I was then retained by a California law firm that had received one of Vogel’s federal court subpoenas and that was representing some of the other subpoena recipients; we filed a motion for leave to appear as amicus curiae, along with a brief pointing out to the trial judge that the lawsuit pending before him lacked any jurisdictional clothes, and thus was not a proper basis for the issuance of federal court subpoenas. Our main point was that Doe defendants cannot be sued in diversity because plaintiff cannot allege their citizenship and hence cannot show that citizenship is diverse; we also pointed out that plaintiffs’ papers seeking an extension repeatedly characterized the lawsuit as being directed at defamers located in California, whose citizenship was certainly not diverse with Jason Vogel.  We also argued that Vogel had not sufficiently alleged a basis for personal jurisdiction in D.C.

At this point, Vogel suddenly changed his tune. He claimed that he was not currently suing any of California residents that his earlier papers had accused of being involved in the campaign to defame him, although he reserved the possibility of suing them later based on discovery obtained through his federal discovery. He also sought leave to amend his complaint to allege that, based on discovery obtained thus far, some of the allegedly tortious conduct alleged in the complaint has been done using IP addresses in Virginia, Texas and Illinois; on that basis, Vogel alleged that he “believed” that the Doe defendant were citizens of those states.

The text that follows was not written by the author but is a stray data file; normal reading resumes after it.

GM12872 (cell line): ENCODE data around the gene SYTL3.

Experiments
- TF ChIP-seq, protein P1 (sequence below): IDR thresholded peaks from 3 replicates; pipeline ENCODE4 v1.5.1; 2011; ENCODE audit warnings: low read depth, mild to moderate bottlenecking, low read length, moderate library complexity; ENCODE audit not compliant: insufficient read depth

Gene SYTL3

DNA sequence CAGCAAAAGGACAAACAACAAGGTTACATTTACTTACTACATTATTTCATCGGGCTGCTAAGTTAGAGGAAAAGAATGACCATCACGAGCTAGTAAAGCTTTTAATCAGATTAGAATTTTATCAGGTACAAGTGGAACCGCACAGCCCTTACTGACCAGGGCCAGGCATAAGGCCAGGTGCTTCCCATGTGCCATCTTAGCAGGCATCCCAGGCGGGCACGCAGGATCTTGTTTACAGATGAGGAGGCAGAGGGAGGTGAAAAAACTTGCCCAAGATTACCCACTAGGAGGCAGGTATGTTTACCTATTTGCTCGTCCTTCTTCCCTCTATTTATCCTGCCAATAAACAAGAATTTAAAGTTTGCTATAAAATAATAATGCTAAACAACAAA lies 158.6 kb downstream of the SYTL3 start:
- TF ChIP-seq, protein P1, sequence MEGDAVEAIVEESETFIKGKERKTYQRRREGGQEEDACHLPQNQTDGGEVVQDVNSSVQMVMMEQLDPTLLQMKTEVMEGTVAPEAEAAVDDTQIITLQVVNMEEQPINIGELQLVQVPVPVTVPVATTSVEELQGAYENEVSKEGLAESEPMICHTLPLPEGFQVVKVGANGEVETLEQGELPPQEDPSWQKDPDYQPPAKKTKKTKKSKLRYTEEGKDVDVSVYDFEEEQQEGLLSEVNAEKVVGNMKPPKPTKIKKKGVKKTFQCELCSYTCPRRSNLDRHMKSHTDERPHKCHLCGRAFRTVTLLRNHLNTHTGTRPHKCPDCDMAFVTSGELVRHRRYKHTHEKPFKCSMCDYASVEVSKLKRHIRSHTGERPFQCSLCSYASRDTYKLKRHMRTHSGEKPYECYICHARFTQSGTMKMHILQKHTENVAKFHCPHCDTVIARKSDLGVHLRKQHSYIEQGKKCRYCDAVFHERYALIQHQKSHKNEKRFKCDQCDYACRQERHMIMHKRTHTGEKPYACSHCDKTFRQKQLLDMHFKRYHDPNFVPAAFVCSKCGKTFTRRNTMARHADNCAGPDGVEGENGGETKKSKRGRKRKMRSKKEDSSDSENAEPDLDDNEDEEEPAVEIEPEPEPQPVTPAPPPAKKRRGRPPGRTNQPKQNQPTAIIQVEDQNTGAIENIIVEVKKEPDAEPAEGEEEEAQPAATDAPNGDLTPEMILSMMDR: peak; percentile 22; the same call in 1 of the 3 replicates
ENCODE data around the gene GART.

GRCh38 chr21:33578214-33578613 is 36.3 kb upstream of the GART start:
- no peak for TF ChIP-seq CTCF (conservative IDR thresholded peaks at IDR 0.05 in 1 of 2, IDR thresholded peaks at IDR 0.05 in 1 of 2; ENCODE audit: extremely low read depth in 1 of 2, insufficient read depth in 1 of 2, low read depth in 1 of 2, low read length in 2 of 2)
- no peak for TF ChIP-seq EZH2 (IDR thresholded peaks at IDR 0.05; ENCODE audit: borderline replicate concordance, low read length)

In an opinion issued yesterday evening, the trial judge found insufficient evidence that the defendants in the case had citizenship diverse from Vogel.  He agreed that, as a general matter, Doe defendants cannot be sued in discovery, and that in any event the complaint did not alleged sufficient facts to establish diversity because even assuming that there was a sufficient basis for believing that Doe defendants were located in certain states when they committed allegedly tortious acts, that was no basis for alleging their citizenship in those states. “Plaintiff cannot continue to use the tools of discovery otherwise available to a plaintiff properly in federal court to uncover the requisite jurisdictional facts.”  Accordingly, the court refused to allow Vogel to amend his complaint, and he dismissed it for lack of subject matter jurisdiction.

Leave a Reply

Your email address will not be published. Required fields are marked *